The final unit of division is the nest. This is a group of up to a dozen individuals, diverse in age and capability. The idea behind this is, that each nest would be able to survive independently, and still keep going as before, with no knowledge lost in the event other nests do not survive. Originally these nests also formed as physical protection against predators, and would often fight together if threatened – part of the successful rise of the Kyaar to the dominant species of Enyion.

Matriarchs

Besides reproductive issues, Matriarchs form the administrative elite of Kyaar society. Around age 45 to 55 [varying a bit by the number of males in the vicinity and whether hormone suppressants are used] most Kyaar start to transform into a female. They significantly increase their body mass and physical size during this transformation; the air ducts in the head form more intricate patterns and new pathways, enabling far more varied tones to communicate. The communication feathers grow significantly more numerous as well.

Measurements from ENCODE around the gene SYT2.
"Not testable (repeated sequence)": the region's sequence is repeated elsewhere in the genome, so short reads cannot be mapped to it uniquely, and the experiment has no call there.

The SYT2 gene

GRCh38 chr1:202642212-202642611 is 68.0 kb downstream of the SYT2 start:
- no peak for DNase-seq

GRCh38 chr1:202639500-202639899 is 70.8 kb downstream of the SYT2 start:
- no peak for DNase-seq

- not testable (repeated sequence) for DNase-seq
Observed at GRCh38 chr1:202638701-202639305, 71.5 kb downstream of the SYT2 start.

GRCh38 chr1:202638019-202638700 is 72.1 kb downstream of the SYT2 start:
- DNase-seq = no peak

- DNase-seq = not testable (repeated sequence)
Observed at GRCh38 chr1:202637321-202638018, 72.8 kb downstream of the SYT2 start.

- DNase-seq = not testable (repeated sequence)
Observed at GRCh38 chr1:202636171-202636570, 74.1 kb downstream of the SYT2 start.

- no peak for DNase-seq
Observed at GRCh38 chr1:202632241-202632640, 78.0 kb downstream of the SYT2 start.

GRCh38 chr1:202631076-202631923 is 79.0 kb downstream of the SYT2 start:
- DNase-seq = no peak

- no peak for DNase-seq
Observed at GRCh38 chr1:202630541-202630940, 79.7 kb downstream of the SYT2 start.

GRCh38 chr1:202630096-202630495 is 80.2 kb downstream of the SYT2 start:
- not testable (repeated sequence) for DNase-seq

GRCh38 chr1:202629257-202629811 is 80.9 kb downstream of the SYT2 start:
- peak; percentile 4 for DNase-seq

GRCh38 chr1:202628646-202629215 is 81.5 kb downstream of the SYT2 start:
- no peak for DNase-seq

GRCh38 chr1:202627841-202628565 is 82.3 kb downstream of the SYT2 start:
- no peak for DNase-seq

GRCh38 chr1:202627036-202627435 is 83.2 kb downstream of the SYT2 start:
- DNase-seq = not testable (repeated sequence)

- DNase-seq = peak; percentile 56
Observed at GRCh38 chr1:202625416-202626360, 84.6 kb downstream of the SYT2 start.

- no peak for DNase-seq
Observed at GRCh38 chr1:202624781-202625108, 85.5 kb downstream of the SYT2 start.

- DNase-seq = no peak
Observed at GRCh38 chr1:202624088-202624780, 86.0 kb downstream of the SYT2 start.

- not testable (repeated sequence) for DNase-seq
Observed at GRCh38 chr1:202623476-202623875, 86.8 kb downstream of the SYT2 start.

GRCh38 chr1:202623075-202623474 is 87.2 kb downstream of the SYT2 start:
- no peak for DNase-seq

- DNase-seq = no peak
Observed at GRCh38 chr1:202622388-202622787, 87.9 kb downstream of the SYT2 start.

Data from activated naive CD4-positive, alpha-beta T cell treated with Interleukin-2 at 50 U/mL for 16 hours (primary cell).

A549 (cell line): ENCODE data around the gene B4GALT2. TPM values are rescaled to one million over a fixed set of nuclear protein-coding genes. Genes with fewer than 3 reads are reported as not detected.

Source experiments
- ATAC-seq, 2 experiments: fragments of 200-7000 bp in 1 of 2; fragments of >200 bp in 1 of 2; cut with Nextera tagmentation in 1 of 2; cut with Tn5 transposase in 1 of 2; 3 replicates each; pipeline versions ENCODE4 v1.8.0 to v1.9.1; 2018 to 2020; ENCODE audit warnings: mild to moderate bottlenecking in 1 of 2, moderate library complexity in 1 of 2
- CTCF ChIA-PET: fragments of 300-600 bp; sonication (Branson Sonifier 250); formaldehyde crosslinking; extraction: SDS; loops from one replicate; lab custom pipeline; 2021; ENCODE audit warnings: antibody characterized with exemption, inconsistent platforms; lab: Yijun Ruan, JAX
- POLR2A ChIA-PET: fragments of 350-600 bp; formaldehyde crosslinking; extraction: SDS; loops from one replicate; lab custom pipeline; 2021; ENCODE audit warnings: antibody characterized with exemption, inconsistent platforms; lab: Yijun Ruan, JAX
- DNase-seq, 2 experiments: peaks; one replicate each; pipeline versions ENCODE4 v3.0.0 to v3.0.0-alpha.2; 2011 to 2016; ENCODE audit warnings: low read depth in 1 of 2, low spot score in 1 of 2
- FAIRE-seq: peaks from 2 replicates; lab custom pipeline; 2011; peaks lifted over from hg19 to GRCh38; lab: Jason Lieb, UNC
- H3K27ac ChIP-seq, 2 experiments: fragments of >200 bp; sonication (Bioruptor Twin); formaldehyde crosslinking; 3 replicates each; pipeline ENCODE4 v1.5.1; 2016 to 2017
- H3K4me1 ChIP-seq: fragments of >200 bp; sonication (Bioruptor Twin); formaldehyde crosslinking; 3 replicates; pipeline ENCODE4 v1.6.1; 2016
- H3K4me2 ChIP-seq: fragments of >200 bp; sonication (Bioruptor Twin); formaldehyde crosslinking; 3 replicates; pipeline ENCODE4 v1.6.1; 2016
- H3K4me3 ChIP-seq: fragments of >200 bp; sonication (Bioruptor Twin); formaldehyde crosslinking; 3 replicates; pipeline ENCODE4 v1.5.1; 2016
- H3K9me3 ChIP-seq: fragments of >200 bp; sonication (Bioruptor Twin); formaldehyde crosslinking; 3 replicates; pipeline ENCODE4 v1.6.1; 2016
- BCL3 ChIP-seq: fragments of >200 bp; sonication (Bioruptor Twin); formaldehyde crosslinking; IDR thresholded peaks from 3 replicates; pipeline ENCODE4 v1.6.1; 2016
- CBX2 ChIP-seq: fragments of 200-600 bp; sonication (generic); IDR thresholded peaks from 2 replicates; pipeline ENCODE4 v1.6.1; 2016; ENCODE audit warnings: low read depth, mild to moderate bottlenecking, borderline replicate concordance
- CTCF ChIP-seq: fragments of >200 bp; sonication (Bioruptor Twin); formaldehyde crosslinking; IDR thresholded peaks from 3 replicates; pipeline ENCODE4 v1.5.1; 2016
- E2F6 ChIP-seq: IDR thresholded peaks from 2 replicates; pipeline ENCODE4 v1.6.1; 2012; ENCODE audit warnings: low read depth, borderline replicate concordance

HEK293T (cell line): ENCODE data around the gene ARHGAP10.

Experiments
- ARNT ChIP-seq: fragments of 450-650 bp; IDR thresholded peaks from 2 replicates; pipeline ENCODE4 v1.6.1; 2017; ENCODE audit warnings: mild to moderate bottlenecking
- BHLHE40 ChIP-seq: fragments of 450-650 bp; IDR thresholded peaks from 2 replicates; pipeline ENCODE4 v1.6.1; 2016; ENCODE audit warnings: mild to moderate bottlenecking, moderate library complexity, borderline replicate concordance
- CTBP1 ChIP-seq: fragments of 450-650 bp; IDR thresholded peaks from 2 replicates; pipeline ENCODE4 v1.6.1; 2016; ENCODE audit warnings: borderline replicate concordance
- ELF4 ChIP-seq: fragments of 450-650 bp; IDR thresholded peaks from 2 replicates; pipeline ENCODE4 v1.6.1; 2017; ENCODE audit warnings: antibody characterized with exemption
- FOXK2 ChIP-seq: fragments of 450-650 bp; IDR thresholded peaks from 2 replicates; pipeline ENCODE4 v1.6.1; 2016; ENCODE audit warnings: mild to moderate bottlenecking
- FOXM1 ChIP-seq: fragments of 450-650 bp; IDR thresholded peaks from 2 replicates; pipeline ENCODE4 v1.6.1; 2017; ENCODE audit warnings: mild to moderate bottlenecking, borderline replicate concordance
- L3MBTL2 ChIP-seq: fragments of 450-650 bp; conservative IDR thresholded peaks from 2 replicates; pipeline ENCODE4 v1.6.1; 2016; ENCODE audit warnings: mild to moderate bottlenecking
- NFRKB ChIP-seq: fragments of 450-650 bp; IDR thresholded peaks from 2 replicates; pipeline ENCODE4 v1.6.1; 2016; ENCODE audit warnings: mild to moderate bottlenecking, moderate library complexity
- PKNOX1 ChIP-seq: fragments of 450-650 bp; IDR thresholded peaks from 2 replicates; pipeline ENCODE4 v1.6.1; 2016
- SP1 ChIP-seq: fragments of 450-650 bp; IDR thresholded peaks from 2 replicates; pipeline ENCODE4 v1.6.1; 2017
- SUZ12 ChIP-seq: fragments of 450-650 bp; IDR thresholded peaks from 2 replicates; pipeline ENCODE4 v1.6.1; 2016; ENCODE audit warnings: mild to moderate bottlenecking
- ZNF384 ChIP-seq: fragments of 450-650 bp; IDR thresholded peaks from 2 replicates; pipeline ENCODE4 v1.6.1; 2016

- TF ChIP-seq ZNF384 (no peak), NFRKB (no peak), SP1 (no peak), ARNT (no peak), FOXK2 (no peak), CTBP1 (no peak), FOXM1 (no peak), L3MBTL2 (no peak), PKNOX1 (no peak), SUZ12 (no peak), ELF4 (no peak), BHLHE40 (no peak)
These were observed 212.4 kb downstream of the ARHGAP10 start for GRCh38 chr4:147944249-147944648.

Most matriarchs are found on Enyion, with a far smaller number holding command or administrative positions on outposts, space stations and at the heart of their space fleets.

In official capacities, matriarchs often augment their already impressive display of feathers with elaborate headdresses, masks and decoration, both to announce status as well as their swarm or origin. Matriarchs traveling or fulfilling diplomatic functions are often accompanied by four bodyguards, called ‘Zenel’ – loosely translated as ‘burnt maidens’. These Zenel are Kyaar in the earliest stages of transformation into a matriarch. They accompany the traveling matriarch both as protection for her, as well as to gain insights in daily governance and similar issues.

Zenel are distinctive – they surround the matriarch they are assigned to, two on each side; the half of their bodies facing away from their charge is painted a deep black, sometimes with elaborate patterns resembling rising flames, evoking images of charred flesh of Kyaar that stand between the fire and the one they have dedicated their protection to. Zenel are armed with electroshock pikes roughly three meters in length, as well as with a small sidearm.